Jazz Professional



Continuing the Minstrel's Tale down along the Costa Blanca
The events portrayed in this series are not necessarily in chronological order

Anyone who plays the baritone saxophone
can't be all bad.
Gerry Mulligan

Chapter Twenty-nine

The Gossips

April 2005

I received the Coda Club Newsletter last week, and looked in vain for a mention of my Coda Club website. I assume that the editor didn't know about it, so sent him a gentle reminder five days ago. No reply yet, but you can take a look at it here. You may recognise some of the people.

I had Eric Delaney over to stay the night last Sunday. We all went for a Chinese meal with Conny's sister and her husband. Eric had a great time, talked his head off. Conny says he drank two whole bottles of red wine all on his own. I didn't notice because I was having trouble with my chopsticks - they are made of plastic these days and the food keeps slipping out of them - and busily working my way through all the bottles of weird Chinese schnapps. The Chinese beer is very good, suspiciously similar to the Spanish, but with a different label. The waiters here are so suave and intelligent that I'm sure they are future brain surgeons, moonlighting to pay for their studies. I always kiss the waitresses, for good luck, you understand, and one of them has taught me some Chinese words, useful for all occasions.

Anyway - Eric enjoyed himself so much that he was taken ill the next morning and I had to drive him home to Benidorm. His car is still in my driveway. He went straight to his doctor afterwards and is now in bed for a couple of weeks with tranquilisers. Stress, the doctor told him, but I do seem to have that effect on people. In fact, were it known that he had been taken ill at my place that would have given the gossips something to talk about, eh?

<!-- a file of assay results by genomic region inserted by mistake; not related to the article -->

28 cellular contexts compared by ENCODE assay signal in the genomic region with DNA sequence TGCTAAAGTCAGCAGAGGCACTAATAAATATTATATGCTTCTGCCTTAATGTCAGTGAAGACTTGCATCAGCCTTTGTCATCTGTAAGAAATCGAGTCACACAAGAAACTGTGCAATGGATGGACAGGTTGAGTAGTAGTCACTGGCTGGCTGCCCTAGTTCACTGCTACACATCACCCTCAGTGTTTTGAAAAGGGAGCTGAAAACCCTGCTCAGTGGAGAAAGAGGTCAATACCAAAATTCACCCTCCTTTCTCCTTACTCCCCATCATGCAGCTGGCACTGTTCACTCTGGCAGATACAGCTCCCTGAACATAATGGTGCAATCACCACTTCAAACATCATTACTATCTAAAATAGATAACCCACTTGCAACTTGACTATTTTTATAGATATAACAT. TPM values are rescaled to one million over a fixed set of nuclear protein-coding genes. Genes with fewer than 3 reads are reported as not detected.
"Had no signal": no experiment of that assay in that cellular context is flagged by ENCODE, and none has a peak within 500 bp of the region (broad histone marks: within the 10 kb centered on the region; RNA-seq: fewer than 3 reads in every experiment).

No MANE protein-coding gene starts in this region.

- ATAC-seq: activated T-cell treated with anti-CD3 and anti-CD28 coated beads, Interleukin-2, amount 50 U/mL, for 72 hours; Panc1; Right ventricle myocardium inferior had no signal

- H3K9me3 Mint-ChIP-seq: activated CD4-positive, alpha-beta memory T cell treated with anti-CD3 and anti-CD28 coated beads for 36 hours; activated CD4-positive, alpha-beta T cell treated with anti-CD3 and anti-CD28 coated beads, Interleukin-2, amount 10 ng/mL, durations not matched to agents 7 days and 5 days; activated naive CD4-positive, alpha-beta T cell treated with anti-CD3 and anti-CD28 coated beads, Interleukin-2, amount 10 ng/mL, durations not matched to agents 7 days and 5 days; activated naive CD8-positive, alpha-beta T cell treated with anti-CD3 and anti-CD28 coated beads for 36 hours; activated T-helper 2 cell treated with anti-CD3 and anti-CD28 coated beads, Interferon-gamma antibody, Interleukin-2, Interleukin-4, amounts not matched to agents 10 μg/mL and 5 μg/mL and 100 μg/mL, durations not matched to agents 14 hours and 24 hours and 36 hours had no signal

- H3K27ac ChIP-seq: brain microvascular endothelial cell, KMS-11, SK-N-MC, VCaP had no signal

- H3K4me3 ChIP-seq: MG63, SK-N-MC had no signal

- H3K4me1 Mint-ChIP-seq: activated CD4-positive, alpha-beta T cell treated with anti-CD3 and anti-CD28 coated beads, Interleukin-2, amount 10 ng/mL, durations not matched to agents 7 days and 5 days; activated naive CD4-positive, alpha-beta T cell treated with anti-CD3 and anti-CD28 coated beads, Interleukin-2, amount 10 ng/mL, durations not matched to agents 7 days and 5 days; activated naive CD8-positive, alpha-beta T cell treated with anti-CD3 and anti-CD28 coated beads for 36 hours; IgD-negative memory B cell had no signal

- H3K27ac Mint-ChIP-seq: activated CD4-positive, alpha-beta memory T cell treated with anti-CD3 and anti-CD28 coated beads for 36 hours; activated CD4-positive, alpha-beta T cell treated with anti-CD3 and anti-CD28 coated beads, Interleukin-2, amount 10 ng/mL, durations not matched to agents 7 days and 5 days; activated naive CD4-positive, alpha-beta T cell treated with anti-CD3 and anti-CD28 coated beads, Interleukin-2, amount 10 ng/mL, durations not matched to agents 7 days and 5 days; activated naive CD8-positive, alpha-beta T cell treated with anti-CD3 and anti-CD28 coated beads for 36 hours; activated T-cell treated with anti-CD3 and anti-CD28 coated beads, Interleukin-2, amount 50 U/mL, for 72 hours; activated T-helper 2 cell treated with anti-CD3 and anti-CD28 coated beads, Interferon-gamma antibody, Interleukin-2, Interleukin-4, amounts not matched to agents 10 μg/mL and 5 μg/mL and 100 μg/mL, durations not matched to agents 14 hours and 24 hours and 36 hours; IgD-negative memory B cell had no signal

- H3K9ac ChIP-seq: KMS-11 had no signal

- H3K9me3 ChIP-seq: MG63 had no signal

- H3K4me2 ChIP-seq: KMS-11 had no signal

There is a drummer, whom I have never met in my life, played with various bands, but never in any of the ones I was in. One day a bass player who had worked with him for a while showed me a letter he'd just received from this guy. In the letter he had written...you are playing with Ron Simmonds? Haven't they put him in prison yet?

Rather like when I met a certain British trombonist for the first time. "Oh, I know all about you!" he cried, immediately he saw me. "About how you punched up Harry Parry on stage, right in the middle of a concert." Now I had never met the clarinet player and bandleader Harry Parry, certainly never played with him. He ran a sextet and I only played in big bands. Don't believe he ever had a trumpet player. I have no idea where the man got that story. He tempered things slightly by adding, "I've heard quite a lot about you, probably most of it greatly exaggerated." Well that was a relief.

We were on a concert tour in Germany at the time. He refused to get up one morning so we left him at the hotel and drove on to the next town. When he didn't turn up at the concert that evening the drummer, who had booked us all for the tour, fixed a local player to take his place. (We were in Stuttgart and the local player just happened to be the late, great, Bobby Burgess, Stan Kenton's first trombone player in that wonderful Russo, Rosolino, George Roberts section of the 1950s.)